A study of the effects of the lunar cycle on bat activity in the Peruvian Amazon
By Bella Luna
The Moon & I
My relationship with the Moon began at university while I was studying for my BSc in Wildlife Conservation. I chose to carry out my final year dissertation project on the study of bats in the Peruvian Amazon. As part of this study, I assessed the effects of the Moon cycle on the behaviour and population sizes of the bats.
This research gave me a real grounded and scientific approach to the Moon which forms the foundation of my teachings today. This grounded approach grew and evolved towards the more mystical and spiritual side of the Moon, and the magic behind the Moon that is known to so many ancient cultures and religions, but that has been forgotten in today’s world.
Dark Long-Tongued bat (Lichonycteris obscura)
My research took place in the Pacaya-Samiria National Reserve, in the Northern Peruvian Amazon. The aim of the study was to collect data at two different sites within the reserve, Huishto Cocha and Tacsha Cocha. The first site had very low levels of human disturbance, and the second, a more established research station, had very high disturbance levels.
Although the primary reason for my study was not to focus on the effects of lunar cycles on bat activity, the correlation between activity and lunar phase was very valuable as secondary data to assist as an activity guideline for the primary research regarding diversity.
The number of individuals captured each night at the two different research stations were compared, in addition to the relationship between bat activity and lunar cycle. The percentage of Moon visibility was correlated against the number of individual bats caught, with the expectation of detecting a negative correlation, thus proving the theory of ‘lunar phobia’, a term coined by Morrison (1978) to describe the reduced activity of bats during the Full Moon period.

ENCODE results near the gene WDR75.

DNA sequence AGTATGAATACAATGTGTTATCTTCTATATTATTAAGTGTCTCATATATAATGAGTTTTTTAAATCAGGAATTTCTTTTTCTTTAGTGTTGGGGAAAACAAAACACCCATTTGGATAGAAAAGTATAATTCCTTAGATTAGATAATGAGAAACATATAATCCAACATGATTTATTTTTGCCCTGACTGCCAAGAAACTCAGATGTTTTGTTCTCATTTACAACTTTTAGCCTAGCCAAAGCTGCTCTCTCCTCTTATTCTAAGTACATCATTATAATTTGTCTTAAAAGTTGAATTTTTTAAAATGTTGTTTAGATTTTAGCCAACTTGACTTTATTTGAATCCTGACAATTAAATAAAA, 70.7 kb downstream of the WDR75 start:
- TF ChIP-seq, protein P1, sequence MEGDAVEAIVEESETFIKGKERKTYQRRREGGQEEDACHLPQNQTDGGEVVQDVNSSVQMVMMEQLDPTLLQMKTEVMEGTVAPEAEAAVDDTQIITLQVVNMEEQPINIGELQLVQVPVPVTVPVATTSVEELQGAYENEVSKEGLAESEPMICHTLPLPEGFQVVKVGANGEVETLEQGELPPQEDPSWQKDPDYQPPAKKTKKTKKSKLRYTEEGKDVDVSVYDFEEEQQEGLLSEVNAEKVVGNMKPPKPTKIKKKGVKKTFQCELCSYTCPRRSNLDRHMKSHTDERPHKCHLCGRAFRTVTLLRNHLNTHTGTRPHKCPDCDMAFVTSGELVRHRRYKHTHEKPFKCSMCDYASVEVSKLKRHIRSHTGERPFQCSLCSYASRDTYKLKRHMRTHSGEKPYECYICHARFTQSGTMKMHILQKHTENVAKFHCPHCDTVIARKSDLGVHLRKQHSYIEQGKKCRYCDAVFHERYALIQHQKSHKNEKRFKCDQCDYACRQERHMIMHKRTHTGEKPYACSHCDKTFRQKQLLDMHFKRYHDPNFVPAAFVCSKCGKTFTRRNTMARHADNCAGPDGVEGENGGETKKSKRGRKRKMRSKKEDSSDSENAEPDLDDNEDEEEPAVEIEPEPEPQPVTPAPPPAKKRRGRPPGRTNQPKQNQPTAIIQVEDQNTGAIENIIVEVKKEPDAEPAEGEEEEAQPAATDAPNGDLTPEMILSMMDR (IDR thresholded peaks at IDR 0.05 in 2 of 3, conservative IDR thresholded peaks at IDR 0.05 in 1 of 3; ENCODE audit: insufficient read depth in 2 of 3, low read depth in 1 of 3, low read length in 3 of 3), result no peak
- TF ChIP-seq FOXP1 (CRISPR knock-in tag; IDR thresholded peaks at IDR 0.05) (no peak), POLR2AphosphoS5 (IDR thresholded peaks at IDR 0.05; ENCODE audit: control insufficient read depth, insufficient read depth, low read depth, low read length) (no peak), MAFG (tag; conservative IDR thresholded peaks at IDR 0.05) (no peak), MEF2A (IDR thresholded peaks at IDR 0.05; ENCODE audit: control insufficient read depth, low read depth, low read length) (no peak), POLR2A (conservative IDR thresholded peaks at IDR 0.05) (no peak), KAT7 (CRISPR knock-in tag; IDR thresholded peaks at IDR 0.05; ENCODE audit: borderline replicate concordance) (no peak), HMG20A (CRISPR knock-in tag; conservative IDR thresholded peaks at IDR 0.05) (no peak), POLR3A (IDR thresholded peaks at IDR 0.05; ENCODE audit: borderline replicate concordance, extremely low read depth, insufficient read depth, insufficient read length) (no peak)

As shown in Figures 1 and 2, ‘lunar phobia’ appears evident among Phyllostomidae bats in the Pacaya-Samiria National Reserve, as activity decreases during periods of high lunar visibility. The night with the highest visibility, produced record low captures; whereas, the highest number of bats captured was on the night with the least visibility, the New Moon, despite it being at Tacsha, the site with higher levels of disturbance.
Although the correlation displayed in Figure 1 is slightly inconsistent on nights from the 23rd – 30th June, this low capture rate is explained by high precipitation levels. Increased precipitation negatively effects the bats echolocation abilities to navigate their environment, thus reducing their active numbers.
Figure 1: Line graph of the relationship between Moon visibility and the number of individual bats caught each night.
Figure 2: Scatter graph to show the relationship between Moon visibility and the number of individual bats caught each night.
The data obtained from this study shows that the number of bats caught increases as the visibility of the Moon decreases, exhibiting a reluctance to be out during periods of high lunar visibility i.e. the Full Moon. It can therefore be concluded that there is a significant negative correlation between lunar cycle and bat activity, thus supporting Morrison’s (1978) theory of ‘lunar phobia’.
Due to their nocturnal activity, it is understandable that bats suffer from ‘lunar phobia’. According to Lang et al. (2006), this decline in activity throughout nights of high lunar visibility, is owing to predator avoidance, as increased illumination results in higher levels of visibility to their primary predators, and was thus developed as a means of survival.